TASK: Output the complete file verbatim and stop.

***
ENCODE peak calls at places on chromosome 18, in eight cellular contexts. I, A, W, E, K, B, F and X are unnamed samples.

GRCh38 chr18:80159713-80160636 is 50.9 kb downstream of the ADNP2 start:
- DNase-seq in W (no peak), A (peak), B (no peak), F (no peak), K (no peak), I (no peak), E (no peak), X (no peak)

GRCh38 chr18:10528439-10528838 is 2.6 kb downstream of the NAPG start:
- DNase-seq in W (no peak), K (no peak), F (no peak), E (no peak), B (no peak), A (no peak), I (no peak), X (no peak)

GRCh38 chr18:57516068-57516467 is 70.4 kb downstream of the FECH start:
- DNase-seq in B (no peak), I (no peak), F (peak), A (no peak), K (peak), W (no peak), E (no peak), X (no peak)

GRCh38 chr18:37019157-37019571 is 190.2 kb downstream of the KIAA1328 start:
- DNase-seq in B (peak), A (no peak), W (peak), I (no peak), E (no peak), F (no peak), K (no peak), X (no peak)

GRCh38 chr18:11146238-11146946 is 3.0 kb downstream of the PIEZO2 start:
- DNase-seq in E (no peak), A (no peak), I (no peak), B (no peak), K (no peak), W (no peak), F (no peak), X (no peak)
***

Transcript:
ENCODE peak calls at places on chromosome 18, in eight cellular contexts. I, A, W, E, K, B, F and X are unnamed samples.

GRCh38 chr18:80159713-80160636 is 50.9 kb downstream of the ADNP2 start:
- DNase-seq in W (no peak), A (peak), B (no peak), F (no peak), K (no peak), I (no peak), E (no peak), X (no peak)

GRCh38 chr18:10528439-10528838 is 2.6 kb downstream of the NAPG start:
- DNase-seq in W (no peak), K (no peak), F (no peak), E (no peak), B (no peak), A (no peak), I (no peak), X (no peak)

GRCh38 chr18:57516068-57516467 is 70.4 kb downstream of the FECH start:
- DNase-seq in B (no peak), I (no peak), F (peak), A (no peak), K (peak), W (no peak), E (no peak), X (no peak)

GRCh38 chr18:37019157-37019571 is 190.2 kb downstream of the KIAA1328 start:
- DNase-seq in B (peak), A (no peak), W (peak), I (no peak), E (no peak), F (no peak), K (no peak), X (no peak)

GRCh38 chr18:11146238-11146946 is 3.0 kb downstream of the PIEZO2 start:
- DNase-seq in E (no peak), A (no peak), I (no peak), B (no peak), K (no peak), W (no peak), F (no peak), X (no peak)